The Relationship of the Posterior Cranial Fossa, the Cerebrum, and Cerebellum Morphometry with Tonsiller Herniation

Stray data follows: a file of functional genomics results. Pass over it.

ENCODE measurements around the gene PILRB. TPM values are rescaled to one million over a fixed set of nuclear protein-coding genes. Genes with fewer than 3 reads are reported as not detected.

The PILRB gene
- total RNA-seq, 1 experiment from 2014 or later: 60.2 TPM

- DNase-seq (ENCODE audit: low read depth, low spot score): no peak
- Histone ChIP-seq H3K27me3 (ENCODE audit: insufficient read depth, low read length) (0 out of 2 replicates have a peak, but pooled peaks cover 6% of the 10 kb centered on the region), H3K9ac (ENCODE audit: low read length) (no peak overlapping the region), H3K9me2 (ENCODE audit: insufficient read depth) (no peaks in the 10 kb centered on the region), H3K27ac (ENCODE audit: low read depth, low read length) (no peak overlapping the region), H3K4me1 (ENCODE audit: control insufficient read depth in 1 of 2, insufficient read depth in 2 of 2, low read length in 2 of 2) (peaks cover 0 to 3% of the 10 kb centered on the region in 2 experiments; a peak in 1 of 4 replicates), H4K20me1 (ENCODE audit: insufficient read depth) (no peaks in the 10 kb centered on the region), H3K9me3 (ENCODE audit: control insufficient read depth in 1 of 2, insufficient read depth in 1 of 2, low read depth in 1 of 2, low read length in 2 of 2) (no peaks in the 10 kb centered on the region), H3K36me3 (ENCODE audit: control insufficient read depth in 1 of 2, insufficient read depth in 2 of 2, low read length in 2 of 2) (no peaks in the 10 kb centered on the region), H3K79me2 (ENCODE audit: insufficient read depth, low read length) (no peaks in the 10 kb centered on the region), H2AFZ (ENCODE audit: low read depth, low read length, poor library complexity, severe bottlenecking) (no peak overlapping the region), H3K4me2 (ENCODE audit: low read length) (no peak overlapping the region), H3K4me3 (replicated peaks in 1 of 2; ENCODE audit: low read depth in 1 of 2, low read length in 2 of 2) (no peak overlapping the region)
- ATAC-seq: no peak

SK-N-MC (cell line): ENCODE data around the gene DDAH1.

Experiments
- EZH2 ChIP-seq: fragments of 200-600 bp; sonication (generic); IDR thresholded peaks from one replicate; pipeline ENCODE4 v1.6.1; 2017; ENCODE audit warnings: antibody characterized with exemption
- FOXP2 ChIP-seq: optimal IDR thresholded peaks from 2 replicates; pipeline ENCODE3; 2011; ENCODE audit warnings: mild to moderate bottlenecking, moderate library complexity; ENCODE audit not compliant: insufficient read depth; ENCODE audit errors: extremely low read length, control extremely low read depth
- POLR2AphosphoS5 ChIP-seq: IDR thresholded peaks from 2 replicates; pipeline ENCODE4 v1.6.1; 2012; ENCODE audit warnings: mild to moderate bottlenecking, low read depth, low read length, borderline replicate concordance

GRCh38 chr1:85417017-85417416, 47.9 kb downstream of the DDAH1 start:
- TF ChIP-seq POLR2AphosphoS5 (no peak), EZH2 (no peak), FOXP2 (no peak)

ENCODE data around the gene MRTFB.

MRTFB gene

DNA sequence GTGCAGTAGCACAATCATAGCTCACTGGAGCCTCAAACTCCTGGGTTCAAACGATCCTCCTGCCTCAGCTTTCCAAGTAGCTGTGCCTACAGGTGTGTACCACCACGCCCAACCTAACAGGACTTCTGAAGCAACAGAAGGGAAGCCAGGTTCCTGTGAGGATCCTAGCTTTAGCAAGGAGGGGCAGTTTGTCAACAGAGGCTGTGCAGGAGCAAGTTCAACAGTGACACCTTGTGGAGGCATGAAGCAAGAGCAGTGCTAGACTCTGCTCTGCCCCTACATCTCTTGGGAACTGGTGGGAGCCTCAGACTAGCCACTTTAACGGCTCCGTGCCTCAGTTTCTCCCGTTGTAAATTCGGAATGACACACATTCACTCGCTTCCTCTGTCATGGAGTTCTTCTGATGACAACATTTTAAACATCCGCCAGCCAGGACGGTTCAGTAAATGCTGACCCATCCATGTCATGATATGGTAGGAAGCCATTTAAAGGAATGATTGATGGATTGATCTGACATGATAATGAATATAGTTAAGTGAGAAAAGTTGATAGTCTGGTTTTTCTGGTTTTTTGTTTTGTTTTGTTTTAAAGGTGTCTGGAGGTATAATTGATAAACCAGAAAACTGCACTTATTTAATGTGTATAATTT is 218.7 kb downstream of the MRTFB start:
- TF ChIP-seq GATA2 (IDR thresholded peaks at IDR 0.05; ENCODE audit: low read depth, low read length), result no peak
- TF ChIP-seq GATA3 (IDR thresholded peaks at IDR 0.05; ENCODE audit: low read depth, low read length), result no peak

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Background: Tonsillar herniation is a condition that manifests as herniation of the brain parts, originating from the hindbrain and progressing through the foramen magnum into the cervical vertebral canal. Although the etiology of tonsillar herniation is unclear, it has been suggested that it may be congenital or acquired. In particular, there is speculation that primary mesodermal insufficiency may affect the size of the posterior cranial fossa. Objectives: Our main objective is to perform measurements of the cranium, cerebrum, and cerebellum in order to clarify the etiology of tonsillar herniation. Patients and Methods: Magnetic resonance images were taken for 1,052 patients (629 females and 423 males) with no disease affecting the bones. Chiari malformation type I (CMI) was detected in 63 of the patients. The remaining 989 patients were considered to be the control group. The patients’ mean age was 36.58 ± 22.34 (1 - 94 years). Measurements were performed using midsagittal and axial T1 and T2 images. Nine parameters were used to evaluate cranium morphometry, while a further nine were used to evaluate cerebrum and cerebellum morphometry. The data collected were analyzed using SPSS version 14 statistics software, in addition to the t-test and the Mann-Whitney U test. The significance level was set at 0.05. Results: In individuals with tonsillar herniation, while the front-back diameter of the foramen magnum, the cerebellum height, and the sagittal diameter of the cerebellum increased, the maximum cranial height, supraocciput length, clivus length, and height of the posterior cranial fossa decreased. Also, in the case of all age groups, there was no statistically significant difference between the healthy controls and the people with tonsillar herniation in terms of tentorial slope angle. The mean herniation value was 4.85 ± 3.09 mm in those with tonsillar herniation. Conclusion: Our results concerning cranium morphometry support the theory that hypoplastic posterior cranial fossa due to mesodermal insufficiency may play a role in the etiology of tonsillar herniation.